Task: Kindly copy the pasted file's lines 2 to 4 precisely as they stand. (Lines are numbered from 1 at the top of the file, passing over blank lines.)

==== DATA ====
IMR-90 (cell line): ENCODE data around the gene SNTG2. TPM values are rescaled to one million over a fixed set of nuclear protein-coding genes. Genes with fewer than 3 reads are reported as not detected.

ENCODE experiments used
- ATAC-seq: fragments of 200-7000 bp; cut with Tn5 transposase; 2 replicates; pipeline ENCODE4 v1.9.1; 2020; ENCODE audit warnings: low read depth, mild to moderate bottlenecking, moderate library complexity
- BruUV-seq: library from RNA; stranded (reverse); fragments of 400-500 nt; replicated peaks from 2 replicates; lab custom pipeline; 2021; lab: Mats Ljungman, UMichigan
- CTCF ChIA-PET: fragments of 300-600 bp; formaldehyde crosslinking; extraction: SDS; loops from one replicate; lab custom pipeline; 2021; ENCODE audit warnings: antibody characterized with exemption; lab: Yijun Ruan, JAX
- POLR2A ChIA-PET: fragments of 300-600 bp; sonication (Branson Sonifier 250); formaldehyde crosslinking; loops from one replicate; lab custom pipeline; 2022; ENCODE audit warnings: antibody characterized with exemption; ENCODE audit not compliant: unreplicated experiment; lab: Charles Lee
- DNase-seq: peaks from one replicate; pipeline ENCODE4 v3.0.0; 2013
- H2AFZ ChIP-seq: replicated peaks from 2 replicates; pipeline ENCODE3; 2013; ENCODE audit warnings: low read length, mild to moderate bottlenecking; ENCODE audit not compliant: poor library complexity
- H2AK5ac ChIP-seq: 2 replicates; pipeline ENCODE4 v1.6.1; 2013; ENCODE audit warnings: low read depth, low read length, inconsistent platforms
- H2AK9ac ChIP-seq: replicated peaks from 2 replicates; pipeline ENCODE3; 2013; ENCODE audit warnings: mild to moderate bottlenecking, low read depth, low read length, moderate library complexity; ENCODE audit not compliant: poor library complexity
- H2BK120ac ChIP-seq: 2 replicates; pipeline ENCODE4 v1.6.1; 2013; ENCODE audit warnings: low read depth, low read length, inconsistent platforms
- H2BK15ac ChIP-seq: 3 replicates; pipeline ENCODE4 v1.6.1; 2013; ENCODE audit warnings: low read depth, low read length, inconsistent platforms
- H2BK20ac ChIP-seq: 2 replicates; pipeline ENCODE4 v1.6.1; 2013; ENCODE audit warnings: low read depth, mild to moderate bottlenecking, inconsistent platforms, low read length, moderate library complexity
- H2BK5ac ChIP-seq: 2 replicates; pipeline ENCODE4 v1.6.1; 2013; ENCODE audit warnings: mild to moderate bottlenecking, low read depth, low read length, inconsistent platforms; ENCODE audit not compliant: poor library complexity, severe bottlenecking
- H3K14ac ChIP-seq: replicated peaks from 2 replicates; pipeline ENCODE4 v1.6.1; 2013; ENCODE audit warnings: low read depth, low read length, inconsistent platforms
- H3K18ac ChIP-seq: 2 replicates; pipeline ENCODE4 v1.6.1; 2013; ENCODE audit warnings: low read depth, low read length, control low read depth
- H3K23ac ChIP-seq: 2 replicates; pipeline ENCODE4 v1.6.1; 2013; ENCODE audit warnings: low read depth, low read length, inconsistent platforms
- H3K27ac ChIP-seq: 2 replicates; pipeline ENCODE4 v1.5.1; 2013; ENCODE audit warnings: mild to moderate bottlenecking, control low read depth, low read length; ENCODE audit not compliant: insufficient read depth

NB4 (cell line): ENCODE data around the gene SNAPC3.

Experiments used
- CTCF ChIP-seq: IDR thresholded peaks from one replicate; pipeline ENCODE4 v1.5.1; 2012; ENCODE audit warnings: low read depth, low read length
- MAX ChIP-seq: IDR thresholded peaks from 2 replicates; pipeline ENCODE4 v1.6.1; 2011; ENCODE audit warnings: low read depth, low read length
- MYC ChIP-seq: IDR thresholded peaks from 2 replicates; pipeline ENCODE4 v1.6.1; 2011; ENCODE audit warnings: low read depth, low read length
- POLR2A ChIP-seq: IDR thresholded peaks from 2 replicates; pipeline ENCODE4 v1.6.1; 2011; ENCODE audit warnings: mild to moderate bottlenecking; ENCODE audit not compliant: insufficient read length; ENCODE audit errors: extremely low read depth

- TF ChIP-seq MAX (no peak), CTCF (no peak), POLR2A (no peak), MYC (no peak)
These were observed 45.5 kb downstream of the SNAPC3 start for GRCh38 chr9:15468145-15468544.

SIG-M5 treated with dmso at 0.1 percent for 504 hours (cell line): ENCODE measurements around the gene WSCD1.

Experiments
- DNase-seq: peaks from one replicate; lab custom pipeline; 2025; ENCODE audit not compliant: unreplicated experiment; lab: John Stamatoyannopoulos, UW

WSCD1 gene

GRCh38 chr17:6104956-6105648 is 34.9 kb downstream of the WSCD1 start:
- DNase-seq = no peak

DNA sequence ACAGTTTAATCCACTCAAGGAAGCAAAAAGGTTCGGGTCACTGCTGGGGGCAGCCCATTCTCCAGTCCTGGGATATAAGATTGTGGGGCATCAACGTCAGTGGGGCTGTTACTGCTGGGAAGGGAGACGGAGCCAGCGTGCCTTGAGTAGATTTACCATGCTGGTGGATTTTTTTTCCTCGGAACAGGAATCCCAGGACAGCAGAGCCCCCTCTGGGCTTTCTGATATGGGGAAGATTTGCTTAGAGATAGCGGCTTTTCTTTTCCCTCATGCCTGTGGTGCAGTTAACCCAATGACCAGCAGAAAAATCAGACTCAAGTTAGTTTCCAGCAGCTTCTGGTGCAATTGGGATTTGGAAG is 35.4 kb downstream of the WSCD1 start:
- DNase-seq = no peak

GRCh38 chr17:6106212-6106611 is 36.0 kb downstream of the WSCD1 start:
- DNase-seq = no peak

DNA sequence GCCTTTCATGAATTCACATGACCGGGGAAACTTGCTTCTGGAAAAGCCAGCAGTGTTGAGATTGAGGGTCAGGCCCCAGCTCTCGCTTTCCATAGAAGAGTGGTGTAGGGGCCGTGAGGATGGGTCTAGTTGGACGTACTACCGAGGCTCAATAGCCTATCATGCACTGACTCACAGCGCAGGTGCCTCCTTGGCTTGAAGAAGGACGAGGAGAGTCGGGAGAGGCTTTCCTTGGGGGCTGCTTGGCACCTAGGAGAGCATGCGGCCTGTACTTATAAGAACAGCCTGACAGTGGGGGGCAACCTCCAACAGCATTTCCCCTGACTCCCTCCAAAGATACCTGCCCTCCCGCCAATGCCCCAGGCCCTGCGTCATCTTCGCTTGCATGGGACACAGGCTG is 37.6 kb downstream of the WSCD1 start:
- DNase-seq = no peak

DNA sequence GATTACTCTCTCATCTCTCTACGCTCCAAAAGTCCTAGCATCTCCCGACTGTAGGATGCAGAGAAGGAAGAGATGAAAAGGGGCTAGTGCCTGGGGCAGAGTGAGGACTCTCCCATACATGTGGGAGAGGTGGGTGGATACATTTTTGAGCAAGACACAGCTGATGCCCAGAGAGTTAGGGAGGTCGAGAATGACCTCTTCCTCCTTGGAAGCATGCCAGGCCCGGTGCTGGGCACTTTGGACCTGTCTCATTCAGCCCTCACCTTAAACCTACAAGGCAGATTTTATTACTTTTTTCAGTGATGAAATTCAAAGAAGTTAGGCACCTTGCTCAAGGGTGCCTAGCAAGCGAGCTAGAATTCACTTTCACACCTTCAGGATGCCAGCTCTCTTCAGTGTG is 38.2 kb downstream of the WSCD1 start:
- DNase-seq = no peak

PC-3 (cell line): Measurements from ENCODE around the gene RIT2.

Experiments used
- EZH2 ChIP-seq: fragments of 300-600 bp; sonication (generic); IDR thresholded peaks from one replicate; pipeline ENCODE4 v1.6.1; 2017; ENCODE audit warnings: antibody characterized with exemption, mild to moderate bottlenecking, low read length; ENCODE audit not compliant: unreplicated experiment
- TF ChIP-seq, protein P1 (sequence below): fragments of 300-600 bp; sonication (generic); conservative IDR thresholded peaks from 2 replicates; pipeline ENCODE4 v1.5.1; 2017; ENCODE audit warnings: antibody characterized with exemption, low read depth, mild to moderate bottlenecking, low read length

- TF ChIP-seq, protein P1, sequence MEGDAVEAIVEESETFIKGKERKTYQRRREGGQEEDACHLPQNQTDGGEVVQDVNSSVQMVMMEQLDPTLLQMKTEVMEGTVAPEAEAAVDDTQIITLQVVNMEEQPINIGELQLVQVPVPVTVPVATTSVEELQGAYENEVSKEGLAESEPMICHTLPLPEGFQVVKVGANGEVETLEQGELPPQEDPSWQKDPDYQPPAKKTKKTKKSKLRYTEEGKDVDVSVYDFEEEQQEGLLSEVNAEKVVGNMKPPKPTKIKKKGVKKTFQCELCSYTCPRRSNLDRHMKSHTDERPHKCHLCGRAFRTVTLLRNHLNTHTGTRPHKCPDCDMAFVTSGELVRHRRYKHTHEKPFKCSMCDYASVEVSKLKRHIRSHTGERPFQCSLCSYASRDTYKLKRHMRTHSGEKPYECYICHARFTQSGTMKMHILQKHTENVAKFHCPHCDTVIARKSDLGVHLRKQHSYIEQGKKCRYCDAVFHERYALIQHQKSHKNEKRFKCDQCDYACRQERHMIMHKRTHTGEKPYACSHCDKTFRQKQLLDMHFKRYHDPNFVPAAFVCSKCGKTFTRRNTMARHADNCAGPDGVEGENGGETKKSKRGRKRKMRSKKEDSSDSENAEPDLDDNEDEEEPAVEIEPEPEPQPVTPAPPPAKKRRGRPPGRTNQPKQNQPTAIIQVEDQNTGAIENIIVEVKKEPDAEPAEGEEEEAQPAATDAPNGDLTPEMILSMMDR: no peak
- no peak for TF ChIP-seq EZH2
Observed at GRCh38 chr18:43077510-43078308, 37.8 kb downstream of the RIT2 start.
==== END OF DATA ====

ENCODE experiments used
- ATAC-seq: fragments of 200-7000 bp; cut with Tn5 transposase; 2 replicates; pipeline ENCODE4 v1.9.1; 2020; ENCODE audit warnings: low read depth, mild to moderate bottlenecking, moderate library complexity
- BruUV-seq: library from RNA; stranded (reverse); fragments of 400-500 nt; replicated peaks from 2 replicates; lab custom pipeline; 2021; lab: Mats Ljungman, UMichigan